I'm excited to finally say fall is right around the corner and those evening air temps are going to finally start dropping a bit. Now let's not get too carried away... this is Texas after all! It'll stay hot for a bit longer, but with the passing of Labor Day, that means the fall transition bite is right around the corner. Spring time fishing is my favorite, but the fall bite is a close second! During the fall the fish begin feeding up for winter and get more aggressive than they have been during the summer. The end of September all the way through November is historically been great fishing on Lake Travis. If you want to throw swim jigs, crankbaits, A rigs, and fluke, start planning your trip now! I book up in advance, so if you have a particular date in mind you want to fish, consider booking in advance!
For now though, let's focus on the current lake conditions and give you some info that you can use if you are getting out on the lake this week. Currently Lake Travis is close to 17 feet low, as of late the lake has been dropping 8-10 inches a week. This is pretty typical of this time of year, so don't freak out! The lake is still 75% full. Water temps are around 86 degrees on the surface with clarity anywhere between 6-10 foot visibility. If you are new to Lake Travis please keep in mind there is a big difference in water clarity between the lower end of the lake and the upper end up the lake closer to the Pedernales River. The lower area near the dam can often be even clearer than 10 foot visibility.
With the lake temps so high, this pushes fish offshore and into deep water. When fishing these conditions I want you guys to think about places with structure that will hold bass that are in deep water. Ideally you want a location where there is shallow cover nearby and even deeper water, such as a creek channel, nearby as well. While bass will prefer deep water, changing conditions will make them move deeper or shallower. For example, if a small weather system moves through, like one of the little summer showers we have been getting, fish will move shallower to feed. Sunfish, Bluegills, and other minnow species will be up shallower and the bass will move to cover in these areas to sit and wait to ambush prey.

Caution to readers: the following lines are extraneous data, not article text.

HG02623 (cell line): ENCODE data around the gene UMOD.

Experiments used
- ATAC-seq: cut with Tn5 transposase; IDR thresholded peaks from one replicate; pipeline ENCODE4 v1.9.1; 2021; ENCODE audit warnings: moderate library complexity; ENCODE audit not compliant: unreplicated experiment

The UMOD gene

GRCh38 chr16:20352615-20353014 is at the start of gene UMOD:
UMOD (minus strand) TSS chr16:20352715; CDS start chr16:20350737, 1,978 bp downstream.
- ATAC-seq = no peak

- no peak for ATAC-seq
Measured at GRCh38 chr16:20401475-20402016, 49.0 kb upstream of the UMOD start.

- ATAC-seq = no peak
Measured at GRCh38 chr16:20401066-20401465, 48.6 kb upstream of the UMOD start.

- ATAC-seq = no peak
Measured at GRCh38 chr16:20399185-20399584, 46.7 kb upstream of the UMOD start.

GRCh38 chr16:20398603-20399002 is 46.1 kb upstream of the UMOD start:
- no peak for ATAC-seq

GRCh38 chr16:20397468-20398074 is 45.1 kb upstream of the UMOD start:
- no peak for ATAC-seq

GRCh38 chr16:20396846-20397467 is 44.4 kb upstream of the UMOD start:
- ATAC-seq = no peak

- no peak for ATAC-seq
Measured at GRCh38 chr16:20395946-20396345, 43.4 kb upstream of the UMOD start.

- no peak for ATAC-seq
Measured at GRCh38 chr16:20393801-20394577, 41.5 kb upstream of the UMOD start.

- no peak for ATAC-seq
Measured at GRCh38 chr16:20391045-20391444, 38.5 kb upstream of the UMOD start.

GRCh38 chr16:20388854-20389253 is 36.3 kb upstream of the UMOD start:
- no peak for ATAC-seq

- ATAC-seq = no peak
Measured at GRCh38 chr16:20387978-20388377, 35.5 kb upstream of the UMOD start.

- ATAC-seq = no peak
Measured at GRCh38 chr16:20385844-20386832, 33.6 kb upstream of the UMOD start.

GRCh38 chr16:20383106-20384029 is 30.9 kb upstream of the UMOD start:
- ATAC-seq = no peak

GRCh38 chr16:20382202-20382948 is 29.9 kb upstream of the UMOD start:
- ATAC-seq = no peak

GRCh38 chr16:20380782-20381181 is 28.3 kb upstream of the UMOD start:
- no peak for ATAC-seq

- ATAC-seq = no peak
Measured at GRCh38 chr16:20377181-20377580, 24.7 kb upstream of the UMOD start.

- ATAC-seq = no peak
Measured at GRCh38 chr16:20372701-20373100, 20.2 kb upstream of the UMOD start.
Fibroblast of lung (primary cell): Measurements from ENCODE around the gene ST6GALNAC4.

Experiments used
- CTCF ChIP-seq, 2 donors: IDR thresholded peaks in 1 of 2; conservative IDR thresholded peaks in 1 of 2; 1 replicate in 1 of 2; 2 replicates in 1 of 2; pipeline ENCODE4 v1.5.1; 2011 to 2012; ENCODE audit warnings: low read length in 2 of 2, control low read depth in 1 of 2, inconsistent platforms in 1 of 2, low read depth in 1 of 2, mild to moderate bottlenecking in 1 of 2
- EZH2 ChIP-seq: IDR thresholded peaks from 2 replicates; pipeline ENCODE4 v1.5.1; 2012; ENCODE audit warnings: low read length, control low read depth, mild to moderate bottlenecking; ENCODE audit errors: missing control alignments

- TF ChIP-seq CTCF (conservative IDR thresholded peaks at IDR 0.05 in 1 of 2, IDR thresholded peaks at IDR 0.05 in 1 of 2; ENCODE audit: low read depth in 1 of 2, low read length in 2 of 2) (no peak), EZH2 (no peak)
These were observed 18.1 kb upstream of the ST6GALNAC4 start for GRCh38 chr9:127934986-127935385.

Secondary points, rocky veins, and ledges close to the main lake are all spots I have been finding bass. Some marinas are still holding decent schools of fish, so don't be afraid to spend some time scouting around deep water marinas. During the warmer months bass tend to be more sluggish and not wanting to move a ton throughout the day. Places where they can transition from actively feeding to just hanging out, without having to go far are where these fish will live.
It is not uncommon to graph for fish, find them, and not get them to bite. I am more of the "run and gun" type of angler. I rather keep moving searching for fish that are willing to cooperate. However, at times it can be advantageous to wait out the fish and keep trying new baits and techniques until you get a bite. If the school is fairly large and tight to structure of the bottom, this is when I will keep fishing for them. Slowing down and working them over can work well when the fish are like this. Changing baits and colors is key to getting them to bite. Once you can get one to bite though, it often fires up the school and you can catch a few more. As I have mentioned in previous reports, the feeding window may not last long, so keep fishing and catch them as fast as you can!
Jigs, drop shots, Texas rigged stick baits, and Neko rigs are all things you should have on your deck right now! Don't be afraid to change things up and try a deep crankbait though! Conditions dictate what baits I throw more than anything. Learning to read the conditions when you are on the water is part of becoming a better angler. It's what sets the pros you see on tv apart from your average weekend angler. This is something I would love to teach you should you book a trip! My guarantee with any trip is that you will walk away with more knowledge and a better understanding of how to fish Lake Travis than before you fished with me. I love teaching people to fish! A trip with me is more than just a fishing trip, it's a learning experience.
Good luck out there and I hope to see you on the water!